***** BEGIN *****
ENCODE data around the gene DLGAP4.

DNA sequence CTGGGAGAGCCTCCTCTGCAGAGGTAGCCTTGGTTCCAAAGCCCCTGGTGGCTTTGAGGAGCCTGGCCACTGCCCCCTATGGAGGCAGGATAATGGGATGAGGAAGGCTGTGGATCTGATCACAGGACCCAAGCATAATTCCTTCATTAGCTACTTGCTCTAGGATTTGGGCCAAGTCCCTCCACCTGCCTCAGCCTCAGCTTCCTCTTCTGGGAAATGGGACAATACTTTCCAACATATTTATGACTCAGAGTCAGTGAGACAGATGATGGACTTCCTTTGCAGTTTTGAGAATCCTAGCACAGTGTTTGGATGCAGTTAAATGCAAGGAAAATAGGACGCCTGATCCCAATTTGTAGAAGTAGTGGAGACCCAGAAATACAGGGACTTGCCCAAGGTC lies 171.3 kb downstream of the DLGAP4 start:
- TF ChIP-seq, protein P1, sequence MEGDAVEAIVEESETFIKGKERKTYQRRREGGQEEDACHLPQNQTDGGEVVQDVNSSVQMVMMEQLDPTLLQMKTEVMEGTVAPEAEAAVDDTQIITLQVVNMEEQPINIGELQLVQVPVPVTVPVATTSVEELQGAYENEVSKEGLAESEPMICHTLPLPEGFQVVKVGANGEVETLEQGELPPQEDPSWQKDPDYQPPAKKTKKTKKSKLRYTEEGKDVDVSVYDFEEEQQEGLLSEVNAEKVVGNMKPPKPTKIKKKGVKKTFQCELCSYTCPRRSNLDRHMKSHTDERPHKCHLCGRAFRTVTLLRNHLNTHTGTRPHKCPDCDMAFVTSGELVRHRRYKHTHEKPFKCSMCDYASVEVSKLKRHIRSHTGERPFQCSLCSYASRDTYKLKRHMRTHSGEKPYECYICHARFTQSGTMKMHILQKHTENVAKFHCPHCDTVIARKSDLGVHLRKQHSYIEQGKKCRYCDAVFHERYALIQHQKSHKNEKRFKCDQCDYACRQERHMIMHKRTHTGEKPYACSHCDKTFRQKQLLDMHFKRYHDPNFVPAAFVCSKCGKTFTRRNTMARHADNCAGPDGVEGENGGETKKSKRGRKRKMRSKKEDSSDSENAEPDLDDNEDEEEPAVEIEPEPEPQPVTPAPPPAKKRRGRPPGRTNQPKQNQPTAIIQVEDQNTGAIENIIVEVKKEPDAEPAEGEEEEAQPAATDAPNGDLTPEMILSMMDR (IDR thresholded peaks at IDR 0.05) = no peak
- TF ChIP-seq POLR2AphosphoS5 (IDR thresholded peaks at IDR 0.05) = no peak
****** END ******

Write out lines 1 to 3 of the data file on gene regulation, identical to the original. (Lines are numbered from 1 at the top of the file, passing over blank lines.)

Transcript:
ENCODE data around the gene DLGAP4.

DNA sequence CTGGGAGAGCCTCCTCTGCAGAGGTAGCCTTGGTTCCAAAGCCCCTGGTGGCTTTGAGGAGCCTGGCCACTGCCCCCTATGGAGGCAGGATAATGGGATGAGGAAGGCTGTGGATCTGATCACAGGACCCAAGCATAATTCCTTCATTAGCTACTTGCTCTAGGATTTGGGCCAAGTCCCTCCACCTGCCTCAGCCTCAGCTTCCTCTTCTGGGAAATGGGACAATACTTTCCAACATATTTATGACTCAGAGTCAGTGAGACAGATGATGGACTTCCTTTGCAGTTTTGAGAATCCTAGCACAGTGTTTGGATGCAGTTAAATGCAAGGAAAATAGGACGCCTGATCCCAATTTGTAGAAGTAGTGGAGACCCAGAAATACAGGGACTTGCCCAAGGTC lies 171.3 kb downstream of the DLGAP4 start:
- TF ChIP-seq, protein P1, sequence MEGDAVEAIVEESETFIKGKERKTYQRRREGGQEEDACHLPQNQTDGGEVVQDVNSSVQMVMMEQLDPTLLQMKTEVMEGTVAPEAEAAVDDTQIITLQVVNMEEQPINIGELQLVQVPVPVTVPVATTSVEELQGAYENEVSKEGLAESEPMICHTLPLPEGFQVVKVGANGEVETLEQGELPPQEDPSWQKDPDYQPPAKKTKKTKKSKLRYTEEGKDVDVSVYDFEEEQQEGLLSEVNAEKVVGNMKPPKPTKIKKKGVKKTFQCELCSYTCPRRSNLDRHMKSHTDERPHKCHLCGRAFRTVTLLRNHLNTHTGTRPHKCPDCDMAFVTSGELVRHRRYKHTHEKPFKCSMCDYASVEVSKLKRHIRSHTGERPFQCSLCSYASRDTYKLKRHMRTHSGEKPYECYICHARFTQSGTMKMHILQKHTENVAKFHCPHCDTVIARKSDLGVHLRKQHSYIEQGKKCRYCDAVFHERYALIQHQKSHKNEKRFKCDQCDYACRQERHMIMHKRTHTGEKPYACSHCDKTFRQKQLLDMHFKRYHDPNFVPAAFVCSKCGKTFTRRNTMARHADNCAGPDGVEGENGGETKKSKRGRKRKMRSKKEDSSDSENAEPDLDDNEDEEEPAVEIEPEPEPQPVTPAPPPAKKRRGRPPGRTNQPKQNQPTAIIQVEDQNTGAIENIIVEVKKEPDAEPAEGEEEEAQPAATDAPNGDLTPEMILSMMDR (IDR thresholded peaks at IDR 0.05) = no peak